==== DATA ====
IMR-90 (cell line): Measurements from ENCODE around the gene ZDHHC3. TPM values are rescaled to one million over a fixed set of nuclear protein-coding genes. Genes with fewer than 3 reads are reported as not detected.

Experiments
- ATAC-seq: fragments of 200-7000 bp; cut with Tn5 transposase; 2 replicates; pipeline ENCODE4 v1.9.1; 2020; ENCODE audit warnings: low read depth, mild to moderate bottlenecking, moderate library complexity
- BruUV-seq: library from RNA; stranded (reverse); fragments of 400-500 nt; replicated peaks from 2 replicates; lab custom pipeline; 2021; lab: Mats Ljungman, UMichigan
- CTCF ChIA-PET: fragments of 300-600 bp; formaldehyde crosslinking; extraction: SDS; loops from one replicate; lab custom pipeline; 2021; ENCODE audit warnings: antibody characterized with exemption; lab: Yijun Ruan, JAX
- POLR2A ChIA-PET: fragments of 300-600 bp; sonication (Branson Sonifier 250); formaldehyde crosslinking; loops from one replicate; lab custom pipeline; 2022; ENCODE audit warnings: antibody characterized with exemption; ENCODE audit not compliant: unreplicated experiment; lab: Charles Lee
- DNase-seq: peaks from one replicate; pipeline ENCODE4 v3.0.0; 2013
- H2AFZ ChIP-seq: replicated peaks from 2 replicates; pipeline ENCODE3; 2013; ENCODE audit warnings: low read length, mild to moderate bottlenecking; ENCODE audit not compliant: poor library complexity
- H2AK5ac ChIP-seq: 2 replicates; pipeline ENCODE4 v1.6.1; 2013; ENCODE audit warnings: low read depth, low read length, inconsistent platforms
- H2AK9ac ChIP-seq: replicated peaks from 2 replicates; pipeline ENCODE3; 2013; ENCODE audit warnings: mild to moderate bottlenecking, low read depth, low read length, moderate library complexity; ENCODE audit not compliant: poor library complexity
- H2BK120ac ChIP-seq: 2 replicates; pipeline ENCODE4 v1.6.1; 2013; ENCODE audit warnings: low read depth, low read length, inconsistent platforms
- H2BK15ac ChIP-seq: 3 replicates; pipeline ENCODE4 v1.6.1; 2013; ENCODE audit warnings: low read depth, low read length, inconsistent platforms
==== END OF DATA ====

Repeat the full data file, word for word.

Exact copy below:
IMR-90 (cell line): Measurements from ENCODE around the gene ZDHHC3. TPM values are rescaled to one million over a fixed set of nuclear protein-coding genes. Genes with fewer than 3 reads are reported as not detected.

Experiments
- ATAC-seq: fragments of 200-7000 bp; cut with Tn5 transposase; 2 replicates; pipeline ENCODE4 v1.9.1; 2020; ENCODE audit warnings: low read depth, mild to moderate bottlenecking, moderate library complexity
- BruUV-seq: library from RNA; stranded (reverse); fragments of 400-500 nt; replicated peaks from 2 replicates; lab custom pipeline; 2021; lab: Mats Ljungman, UMichigan
- CTCF ChIA-PET: fragments of 300-600 bp; formaldehyde crosslinking; extraction: SDS; loops from one replicate; lab custom pipeline; 2021; ENCODE audit warnings: antibody characterized with exemption; lab: Yijun Ruan, JAX
- POLR2A ChIA-PET: fragments of 300-600 bp; sonication (Branson Sonifier 250); formaldehyde crosslinking; loops from one replicate; lab custom pipeline; 2022; ENCODE audit warnings: antibody characterized with exemption; ENCODE audit not compliant: unreplicated experiment; lab: Charles Lee
- DNase-seq: peaks from one replicate; pipeline ENCODE4 v3.0.0; 2013
- H2AFZ ChIP-seq: replicated peaks from 2 replicates; pipeline ENCODE3; 2013; ENCODE audit warnings: low read length, mild to moderate bottlenecking; ENCODE audit not compliant: poor library complexity
- H2AK5ac ChIP-seq: 2 replicates; pipeline ENCODE4 v1.6.1; 2013; ENCODE audit warnings: low read depth, low read length, inconsistent platforms
- H2AK9ac ChIP-seq: replicated peaks from 2 replicates; pipeline ENCODE3; 2013; ENCODE audit warnings: mild to moderate bottlenecking, low read depth, low read length, moderate library complexity; ENCODE audit not compliant: poor library complexity
- H2BK120ac ChIP-seq: 2 replicates; pipeline ENCODE4 v1.6.1; 2013; ENCODE audit warnings: low read depth, low read length, inconsistent platforms
- H2BK15ac ChIP-seq: 3 replicates; pipeline ENCODE4 v1.6.1; 2013; ENCODE audit warnings: low read depth, low read length, inconsistent platforms